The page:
I’m surprised and disappointed that, so far, almost all of my time here in Korea has been right here in Busan.  I love this city, and I have many of my best friends living within 20 minutes of me… so I rarely need to travel far for a lot of fun.  I’ve got mountains and the sea within an hour via pubic transportation.  There are super fun bars and restaurants here.  I could shop as high as Prada and Louis Vuitton and as low as handmade market clothes.  Life is good.

I have traveled a bit.  I’ve been to Seoul a few times, and this spring I’ve traveled to Ulsan, Gyeongju, and Hadong.  Usually when I leave town, I have to find someone to watch my dog, and since I usually want all my friends with me when I go out of town, that can be hard.

However, day trips work great, and that’s what we found the other day.  Our friends Aaron and Callie invited us up to the top of a mountain just right outside of Busan.  They have been regularly visiting a well known, very traditional, and very, VERY amazing old tea house in a quiet mountain village, and they asked if we would like to join them.  In Hadong I had the chance to go to a traditional tea house, and I was anxious to go out to another one.

We had to take the Express bus (1004) to Gupo Market, then switch to a country bus (#1) that headed up the mountain. It has been overcast and rainy in Busan for the last week, and this day was particularly heavy with fog and mist.  As we climbed higher up the mountain, all we could see were lush green plants and leaves to our right and the thickest grey misty cloud hovering above the cliff to the left of our winding road.  When we got to our stop, Aaron was waiting for us, and he lead us up a country path, past a little field, and up to the tea house.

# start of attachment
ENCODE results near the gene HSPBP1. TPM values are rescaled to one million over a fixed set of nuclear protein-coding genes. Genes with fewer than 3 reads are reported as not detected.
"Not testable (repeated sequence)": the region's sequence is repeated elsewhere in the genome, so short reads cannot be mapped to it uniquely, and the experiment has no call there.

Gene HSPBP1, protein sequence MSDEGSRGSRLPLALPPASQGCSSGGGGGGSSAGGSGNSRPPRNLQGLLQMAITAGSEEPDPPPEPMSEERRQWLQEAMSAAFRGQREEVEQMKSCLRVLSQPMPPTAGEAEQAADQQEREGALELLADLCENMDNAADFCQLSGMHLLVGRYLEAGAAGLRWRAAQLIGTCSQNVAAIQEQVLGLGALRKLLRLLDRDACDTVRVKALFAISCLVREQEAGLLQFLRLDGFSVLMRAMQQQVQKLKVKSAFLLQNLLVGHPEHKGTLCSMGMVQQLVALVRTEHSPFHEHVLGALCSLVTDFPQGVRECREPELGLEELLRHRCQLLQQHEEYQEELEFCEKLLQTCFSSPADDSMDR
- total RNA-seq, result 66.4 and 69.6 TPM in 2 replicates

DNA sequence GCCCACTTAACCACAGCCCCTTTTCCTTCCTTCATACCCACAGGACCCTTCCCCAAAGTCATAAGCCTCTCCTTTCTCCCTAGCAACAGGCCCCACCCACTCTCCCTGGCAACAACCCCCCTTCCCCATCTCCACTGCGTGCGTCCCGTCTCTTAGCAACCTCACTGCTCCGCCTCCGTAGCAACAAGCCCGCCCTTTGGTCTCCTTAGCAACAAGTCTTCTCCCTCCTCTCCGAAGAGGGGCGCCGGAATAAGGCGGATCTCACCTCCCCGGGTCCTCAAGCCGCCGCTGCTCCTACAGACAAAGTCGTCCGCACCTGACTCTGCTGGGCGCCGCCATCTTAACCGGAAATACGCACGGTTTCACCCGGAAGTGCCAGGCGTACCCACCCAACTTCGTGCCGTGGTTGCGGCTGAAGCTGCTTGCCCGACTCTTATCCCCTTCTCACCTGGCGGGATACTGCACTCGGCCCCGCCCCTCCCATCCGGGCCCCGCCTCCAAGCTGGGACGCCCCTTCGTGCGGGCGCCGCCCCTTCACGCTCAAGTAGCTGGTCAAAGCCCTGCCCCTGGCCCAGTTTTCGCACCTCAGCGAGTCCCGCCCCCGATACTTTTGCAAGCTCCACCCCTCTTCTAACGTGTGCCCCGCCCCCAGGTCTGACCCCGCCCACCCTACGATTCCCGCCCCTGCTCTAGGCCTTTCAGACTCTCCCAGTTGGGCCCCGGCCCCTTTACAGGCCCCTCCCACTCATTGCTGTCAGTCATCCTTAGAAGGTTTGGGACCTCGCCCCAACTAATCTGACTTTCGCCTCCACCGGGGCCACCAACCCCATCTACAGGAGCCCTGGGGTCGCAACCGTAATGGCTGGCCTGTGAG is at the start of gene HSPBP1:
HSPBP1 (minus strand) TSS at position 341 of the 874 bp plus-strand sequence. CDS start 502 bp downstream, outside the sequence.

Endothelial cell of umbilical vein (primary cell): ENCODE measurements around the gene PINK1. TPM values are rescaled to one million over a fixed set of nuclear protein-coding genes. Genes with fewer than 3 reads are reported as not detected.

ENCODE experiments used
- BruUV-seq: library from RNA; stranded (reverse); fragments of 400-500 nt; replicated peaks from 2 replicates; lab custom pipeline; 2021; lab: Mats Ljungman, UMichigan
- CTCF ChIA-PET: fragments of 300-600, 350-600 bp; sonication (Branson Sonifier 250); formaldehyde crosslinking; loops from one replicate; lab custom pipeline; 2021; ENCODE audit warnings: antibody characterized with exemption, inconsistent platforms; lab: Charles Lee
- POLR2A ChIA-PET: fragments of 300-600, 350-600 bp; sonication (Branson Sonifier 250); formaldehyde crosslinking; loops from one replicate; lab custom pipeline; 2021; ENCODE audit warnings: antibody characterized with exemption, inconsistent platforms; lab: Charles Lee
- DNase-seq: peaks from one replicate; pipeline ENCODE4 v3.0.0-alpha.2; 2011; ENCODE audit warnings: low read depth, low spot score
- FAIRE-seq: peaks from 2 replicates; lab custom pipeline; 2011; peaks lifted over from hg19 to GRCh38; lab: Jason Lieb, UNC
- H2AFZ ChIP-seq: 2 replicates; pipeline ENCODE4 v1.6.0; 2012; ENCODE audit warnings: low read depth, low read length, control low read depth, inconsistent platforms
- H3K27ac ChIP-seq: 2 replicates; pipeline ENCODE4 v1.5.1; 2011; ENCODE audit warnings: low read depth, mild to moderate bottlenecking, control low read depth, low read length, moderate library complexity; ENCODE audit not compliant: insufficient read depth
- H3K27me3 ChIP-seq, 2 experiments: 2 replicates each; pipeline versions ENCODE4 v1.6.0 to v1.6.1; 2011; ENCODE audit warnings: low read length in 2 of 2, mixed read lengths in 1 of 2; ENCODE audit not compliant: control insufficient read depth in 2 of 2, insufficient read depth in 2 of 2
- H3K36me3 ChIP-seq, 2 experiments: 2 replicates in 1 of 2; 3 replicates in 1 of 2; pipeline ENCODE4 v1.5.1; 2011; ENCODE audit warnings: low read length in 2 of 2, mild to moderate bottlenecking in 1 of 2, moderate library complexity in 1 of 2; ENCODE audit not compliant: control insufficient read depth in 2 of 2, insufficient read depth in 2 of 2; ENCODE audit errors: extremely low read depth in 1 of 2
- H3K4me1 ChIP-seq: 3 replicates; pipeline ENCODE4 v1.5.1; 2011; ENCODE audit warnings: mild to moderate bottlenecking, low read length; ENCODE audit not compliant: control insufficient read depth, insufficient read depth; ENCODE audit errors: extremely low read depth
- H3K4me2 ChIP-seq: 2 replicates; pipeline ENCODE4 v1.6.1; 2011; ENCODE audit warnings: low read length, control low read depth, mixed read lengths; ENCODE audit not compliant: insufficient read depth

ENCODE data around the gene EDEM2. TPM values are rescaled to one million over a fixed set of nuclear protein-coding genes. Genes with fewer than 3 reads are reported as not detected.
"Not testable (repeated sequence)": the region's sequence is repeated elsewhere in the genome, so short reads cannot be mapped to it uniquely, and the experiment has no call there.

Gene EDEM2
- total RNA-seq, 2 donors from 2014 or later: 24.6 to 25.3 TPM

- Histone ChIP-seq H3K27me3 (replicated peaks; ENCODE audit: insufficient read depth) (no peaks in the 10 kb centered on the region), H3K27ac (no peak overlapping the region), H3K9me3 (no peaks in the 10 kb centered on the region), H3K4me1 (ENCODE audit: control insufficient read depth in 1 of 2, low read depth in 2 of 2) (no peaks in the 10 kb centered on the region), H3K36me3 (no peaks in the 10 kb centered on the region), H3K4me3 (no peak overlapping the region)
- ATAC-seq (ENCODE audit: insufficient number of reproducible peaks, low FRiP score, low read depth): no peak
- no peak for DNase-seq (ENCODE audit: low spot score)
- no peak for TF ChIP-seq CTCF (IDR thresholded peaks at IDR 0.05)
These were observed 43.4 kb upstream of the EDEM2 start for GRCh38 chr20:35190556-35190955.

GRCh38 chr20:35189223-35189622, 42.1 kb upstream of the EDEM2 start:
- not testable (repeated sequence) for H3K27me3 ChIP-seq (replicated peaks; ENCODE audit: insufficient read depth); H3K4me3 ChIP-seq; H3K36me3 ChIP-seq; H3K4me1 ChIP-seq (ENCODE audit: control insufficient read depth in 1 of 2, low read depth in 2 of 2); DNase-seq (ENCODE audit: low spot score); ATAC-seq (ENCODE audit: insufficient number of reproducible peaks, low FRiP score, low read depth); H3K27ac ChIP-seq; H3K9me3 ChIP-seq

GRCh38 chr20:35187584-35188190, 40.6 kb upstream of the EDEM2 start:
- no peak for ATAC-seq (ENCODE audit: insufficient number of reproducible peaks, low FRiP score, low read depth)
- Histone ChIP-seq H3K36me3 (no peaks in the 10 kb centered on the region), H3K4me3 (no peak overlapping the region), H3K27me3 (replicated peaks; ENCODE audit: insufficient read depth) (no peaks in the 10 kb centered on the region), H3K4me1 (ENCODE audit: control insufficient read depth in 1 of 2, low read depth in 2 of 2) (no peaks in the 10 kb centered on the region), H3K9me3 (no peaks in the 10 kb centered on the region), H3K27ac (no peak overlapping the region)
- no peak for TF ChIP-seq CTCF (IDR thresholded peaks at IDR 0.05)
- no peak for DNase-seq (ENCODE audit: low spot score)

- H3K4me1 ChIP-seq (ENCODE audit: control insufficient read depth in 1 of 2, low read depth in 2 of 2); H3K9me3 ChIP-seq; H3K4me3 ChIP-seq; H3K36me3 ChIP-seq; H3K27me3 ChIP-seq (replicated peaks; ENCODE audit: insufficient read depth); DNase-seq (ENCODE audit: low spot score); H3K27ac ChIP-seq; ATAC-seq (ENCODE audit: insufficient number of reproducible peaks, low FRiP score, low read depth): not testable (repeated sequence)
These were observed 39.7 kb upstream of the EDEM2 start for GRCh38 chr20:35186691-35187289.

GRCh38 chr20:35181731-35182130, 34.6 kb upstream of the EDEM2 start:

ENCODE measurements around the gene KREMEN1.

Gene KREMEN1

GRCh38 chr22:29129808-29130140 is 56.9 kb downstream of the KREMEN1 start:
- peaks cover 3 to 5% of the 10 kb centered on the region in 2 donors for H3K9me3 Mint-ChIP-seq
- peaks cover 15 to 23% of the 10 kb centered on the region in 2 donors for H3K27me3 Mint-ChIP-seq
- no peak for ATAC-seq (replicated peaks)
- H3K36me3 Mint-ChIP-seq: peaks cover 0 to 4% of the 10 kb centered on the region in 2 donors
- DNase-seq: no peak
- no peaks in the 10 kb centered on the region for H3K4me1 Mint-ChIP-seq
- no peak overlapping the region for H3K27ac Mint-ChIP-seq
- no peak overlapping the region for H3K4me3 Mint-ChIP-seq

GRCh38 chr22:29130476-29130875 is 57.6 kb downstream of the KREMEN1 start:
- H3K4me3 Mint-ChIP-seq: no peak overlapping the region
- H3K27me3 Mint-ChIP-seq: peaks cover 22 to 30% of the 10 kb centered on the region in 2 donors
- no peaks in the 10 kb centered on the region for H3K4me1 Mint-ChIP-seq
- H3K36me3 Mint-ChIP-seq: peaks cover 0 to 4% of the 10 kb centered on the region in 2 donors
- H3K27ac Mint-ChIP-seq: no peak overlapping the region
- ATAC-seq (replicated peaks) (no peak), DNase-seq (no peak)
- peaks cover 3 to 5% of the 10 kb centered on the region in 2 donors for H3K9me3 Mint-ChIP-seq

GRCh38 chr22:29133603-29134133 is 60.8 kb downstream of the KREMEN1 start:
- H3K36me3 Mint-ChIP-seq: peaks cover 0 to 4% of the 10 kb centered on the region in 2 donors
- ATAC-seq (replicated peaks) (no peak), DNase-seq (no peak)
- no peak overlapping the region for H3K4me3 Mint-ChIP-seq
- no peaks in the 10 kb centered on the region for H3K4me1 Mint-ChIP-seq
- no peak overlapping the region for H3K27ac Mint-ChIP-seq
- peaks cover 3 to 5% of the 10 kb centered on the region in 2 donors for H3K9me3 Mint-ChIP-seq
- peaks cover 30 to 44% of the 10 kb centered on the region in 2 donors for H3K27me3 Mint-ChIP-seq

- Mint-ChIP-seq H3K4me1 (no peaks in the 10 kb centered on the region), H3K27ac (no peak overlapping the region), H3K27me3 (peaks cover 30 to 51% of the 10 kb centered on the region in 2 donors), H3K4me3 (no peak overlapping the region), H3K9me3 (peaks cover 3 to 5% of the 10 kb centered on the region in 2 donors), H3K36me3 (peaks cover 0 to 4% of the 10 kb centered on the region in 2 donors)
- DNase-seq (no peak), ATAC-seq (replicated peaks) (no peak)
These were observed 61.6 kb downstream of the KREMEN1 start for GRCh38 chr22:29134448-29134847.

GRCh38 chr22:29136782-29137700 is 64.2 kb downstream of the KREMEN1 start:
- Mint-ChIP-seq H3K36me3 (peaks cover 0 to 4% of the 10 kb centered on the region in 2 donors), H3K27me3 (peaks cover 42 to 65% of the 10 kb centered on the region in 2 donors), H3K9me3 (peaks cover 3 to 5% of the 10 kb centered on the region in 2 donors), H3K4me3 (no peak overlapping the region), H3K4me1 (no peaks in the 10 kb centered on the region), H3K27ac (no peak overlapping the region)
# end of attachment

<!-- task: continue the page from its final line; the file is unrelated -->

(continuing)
In the back is a huge old kiln where they fire all of their own pottery.  Frogs were chirping, and we could see nothing farther than the yard as the cloud swirled and mist made everything wet.  The tea house is wooden, and upon entering we found ourselves in a cozy, large room where detailed, perfect, hand made, traditional Korean tea set pieces were crowding the walls and floor.  In the center of the room was a tea table, and an elegant Korean woman was preparing tea.

We sat as they told us about the tea, the pottery, the house, the tradition.  We got as much tea as we wanted, (all for free).  We wandered around the house looking at the various pieces – all the pieces are beyond remarkable, and therefore incredibly expensive.  The green tea bowls, which must meet certain requirements while being made (of which only 1% are ever sold, as 99% do not meet the traditional standards) were selling for as much as $1000.  Steven and I found a beautiful tea set that we loved, and we decided to splurge on it as our one beautiful Korean gift to ourselves (we didn’t spend nearly as much as one of those green tea bowls, but it was definitely more than I’d planned to spend this week).

We stayed for a few hours, and each sip of tea and introduction of new information made me feel so content.  It was simply Korean magic to share that evening with my friends and Koreans alike, in a place so far from where we’ve come from.   It was a highlight of my time thus far in Korea, and I can’t wait to go back up there again.

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Oh yeah, then we went to the BEST 삼겹살 (samgyeopsal = pork) and washed kimchi meal I have EVER eaten.  Wait, more specifically, one of the BEST meals I have ever eaten PERIOD.  With the SWEETEST, BREAK YOUR HEART AND MAKE YOU CRY hunched over Korean 아줌마 (ajumma – older woman) I’ve ever encountered.  You can see my glee in the pictures.

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